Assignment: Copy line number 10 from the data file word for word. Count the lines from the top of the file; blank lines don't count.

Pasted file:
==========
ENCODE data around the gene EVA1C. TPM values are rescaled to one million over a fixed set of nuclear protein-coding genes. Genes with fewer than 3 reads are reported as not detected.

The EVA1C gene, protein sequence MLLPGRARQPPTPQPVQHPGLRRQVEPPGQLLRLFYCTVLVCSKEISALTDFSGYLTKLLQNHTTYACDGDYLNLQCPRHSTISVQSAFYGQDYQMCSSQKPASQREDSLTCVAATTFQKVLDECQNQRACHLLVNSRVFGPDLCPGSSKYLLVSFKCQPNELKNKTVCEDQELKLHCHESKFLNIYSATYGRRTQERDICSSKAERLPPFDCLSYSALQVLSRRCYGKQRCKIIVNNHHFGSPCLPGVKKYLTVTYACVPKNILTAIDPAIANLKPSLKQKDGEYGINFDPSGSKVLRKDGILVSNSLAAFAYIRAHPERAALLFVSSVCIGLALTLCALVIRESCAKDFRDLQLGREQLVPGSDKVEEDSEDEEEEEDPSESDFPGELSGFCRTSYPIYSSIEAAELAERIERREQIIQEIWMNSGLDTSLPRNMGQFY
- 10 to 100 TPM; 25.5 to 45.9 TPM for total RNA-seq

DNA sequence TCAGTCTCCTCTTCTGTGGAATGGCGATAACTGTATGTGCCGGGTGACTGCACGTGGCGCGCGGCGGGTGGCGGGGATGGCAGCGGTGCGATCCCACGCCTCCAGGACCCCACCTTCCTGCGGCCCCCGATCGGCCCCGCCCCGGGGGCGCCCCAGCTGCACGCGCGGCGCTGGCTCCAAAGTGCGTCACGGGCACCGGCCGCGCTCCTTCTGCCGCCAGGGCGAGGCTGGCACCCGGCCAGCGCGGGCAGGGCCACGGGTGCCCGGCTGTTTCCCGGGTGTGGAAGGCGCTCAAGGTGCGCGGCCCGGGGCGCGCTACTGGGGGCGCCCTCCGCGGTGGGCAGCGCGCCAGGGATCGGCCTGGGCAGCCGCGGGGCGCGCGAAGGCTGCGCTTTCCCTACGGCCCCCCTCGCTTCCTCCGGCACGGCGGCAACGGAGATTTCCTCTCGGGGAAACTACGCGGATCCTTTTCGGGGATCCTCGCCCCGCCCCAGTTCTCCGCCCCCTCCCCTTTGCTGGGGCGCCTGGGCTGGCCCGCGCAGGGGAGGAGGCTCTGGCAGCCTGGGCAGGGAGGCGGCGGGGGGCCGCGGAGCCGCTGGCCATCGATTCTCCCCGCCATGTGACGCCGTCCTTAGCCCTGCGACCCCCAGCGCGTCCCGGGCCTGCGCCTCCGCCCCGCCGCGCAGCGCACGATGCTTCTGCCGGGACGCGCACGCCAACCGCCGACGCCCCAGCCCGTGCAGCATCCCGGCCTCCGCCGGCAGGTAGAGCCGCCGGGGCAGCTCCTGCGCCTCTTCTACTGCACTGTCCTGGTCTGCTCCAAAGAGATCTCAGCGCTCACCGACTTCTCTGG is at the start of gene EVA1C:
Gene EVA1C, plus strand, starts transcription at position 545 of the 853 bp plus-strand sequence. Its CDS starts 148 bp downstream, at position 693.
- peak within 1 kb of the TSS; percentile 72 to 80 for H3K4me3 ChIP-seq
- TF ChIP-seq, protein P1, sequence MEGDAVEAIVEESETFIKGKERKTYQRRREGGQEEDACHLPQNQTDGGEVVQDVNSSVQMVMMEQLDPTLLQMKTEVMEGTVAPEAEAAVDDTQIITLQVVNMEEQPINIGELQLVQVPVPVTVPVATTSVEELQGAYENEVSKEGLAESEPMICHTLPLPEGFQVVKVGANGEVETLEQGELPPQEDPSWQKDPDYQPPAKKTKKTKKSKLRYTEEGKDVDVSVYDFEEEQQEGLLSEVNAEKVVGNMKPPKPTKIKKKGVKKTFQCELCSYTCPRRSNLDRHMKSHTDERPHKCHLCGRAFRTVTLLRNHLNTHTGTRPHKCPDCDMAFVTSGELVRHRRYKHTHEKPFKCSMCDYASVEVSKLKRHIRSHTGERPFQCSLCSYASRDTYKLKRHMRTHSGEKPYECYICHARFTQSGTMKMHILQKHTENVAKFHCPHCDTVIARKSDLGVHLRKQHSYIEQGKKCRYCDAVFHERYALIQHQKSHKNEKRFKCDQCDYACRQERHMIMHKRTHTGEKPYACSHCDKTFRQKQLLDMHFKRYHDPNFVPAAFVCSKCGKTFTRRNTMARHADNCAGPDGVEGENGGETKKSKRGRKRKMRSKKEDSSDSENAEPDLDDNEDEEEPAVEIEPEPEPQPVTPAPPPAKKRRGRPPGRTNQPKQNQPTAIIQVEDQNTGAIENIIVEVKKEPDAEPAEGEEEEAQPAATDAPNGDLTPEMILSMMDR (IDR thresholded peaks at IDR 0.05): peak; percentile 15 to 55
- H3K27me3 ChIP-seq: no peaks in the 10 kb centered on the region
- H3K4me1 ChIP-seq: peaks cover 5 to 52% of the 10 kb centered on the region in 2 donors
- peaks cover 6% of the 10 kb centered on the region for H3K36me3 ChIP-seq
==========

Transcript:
- peaks cover 6% of the 10 kb centered on the region for H3K36me3 ChIP-seq